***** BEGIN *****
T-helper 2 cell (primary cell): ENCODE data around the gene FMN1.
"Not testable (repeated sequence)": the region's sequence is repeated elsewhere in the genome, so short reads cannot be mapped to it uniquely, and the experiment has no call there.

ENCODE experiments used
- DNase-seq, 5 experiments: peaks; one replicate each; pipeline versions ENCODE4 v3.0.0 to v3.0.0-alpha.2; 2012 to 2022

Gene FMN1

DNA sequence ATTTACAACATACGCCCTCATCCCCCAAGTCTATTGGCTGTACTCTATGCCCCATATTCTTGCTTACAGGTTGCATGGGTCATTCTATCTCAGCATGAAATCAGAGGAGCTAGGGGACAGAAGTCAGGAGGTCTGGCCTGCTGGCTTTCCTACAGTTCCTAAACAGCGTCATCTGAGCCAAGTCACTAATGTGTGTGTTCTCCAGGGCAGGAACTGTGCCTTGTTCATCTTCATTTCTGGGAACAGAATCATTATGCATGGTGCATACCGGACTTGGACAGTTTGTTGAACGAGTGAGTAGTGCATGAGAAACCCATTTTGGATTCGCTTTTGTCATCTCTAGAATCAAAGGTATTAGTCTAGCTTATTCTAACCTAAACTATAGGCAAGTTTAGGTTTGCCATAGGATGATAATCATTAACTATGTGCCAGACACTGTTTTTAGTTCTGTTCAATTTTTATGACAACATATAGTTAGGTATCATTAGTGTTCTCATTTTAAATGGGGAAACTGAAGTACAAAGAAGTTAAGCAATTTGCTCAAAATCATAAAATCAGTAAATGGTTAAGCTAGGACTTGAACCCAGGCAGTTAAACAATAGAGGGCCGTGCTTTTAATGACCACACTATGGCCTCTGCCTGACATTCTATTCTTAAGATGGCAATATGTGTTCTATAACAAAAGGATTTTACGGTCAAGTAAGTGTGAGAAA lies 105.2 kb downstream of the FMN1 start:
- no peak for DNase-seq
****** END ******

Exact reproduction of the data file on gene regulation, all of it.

T-helper 2 cell (primary cell): ENCODE data around the gene FMN1.
"Not testable (repeated sequence)": the region's sequence is repeated elsewhere in the genome, so short reads cannot be mapped to it uniquely, and the experiment has no call there.

ENCODE experiments used
- DNase-seq, 5 experiments: peaks; one replicate each; pipeline versions ENCODE4 v3.0.0 to v3.0.0-alpha.2; 2012 to 2022

Gene FMN1

DNA sequence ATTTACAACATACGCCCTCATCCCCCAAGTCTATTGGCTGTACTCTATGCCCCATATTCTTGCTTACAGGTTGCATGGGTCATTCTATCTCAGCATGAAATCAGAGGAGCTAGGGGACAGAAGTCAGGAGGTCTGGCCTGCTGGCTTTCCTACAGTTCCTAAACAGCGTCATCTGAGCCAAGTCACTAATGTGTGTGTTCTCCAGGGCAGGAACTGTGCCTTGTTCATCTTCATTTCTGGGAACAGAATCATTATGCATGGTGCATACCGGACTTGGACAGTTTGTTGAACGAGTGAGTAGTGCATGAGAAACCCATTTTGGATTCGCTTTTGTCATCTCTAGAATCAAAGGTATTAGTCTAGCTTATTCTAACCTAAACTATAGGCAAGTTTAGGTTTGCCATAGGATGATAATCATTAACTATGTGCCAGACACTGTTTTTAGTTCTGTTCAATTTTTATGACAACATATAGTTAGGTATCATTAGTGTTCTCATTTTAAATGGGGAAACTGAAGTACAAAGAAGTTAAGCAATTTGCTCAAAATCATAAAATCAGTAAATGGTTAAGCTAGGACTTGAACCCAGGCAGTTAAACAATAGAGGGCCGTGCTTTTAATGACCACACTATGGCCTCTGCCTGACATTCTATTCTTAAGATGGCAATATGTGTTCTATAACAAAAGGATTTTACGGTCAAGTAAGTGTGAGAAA lies 105.2 kb downstream of the FMN1 start:
- no peak for DNase-seq